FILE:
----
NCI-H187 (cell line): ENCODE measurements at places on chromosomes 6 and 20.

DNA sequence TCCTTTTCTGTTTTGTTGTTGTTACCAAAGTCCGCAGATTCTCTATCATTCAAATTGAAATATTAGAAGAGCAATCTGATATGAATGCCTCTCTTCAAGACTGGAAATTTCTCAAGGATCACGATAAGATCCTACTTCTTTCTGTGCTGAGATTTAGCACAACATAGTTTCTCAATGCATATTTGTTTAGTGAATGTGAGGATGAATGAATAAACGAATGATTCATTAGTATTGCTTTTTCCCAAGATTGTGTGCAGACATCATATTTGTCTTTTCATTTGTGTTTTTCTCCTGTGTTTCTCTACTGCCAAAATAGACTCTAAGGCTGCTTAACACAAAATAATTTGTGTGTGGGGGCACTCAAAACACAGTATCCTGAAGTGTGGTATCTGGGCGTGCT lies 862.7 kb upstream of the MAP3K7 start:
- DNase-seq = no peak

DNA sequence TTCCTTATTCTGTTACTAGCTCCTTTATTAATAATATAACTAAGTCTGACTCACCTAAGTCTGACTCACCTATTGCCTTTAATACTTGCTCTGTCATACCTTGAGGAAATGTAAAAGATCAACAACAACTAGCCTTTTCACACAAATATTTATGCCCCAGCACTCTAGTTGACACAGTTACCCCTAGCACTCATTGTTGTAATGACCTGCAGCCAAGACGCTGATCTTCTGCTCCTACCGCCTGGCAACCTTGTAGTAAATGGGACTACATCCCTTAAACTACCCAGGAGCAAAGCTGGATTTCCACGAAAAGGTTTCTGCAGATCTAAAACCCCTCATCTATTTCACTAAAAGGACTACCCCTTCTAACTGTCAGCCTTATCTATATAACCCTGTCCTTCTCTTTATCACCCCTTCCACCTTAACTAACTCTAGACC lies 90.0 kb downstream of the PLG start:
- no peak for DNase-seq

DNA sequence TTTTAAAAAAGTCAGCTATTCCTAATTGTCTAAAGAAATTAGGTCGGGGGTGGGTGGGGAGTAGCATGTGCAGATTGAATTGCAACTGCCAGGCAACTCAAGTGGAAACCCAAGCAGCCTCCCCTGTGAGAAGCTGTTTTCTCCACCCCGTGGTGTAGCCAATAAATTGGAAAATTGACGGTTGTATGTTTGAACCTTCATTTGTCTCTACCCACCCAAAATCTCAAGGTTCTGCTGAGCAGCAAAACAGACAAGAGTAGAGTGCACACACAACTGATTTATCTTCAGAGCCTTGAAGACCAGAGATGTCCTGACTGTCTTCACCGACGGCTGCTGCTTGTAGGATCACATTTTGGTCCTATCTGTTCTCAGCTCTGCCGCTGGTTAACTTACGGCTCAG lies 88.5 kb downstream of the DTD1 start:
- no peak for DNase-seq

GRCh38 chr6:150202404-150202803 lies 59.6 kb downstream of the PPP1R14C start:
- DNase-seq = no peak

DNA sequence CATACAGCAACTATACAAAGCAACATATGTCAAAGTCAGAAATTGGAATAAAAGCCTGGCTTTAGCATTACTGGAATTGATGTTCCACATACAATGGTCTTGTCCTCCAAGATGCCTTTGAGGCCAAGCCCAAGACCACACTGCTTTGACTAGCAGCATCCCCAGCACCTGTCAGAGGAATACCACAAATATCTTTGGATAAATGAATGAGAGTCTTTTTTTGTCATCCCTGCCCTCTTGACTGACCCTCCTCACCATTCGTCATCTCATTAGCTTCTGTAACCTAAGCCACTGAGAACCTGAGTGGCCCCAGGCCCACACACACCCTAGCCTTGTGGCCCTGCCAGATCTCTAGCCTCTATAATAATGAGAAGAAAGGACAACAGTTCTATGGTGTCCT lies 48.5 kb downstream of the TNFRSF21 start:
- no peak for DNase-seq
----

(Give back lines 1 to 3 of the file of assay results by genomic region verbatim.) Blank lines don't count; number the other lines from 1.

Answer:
NCI-H187 (cell line): ENCODE measurements at places on chromosomes 6 and 20.

DNA sequence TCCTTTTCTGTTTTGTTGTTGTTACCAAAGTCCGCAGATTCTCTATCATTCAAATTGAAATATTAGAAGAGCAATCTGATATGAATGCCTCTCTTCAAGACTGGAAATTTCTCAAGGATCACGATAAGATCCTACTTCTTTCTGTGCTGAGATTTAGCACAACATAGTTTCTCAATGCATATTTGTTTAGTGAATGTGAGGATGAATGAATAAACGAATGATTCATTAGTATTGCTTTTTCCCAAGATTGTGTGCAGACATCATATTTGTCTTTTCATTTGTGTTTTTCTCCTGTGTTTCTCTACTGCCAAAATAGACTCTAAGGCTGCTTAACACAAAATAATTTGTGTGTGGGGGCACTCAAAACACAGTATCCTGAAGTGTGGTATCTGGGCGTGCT lies 862.7 kb upstream of the MAP3K7 start:
- DNase-seq = no peak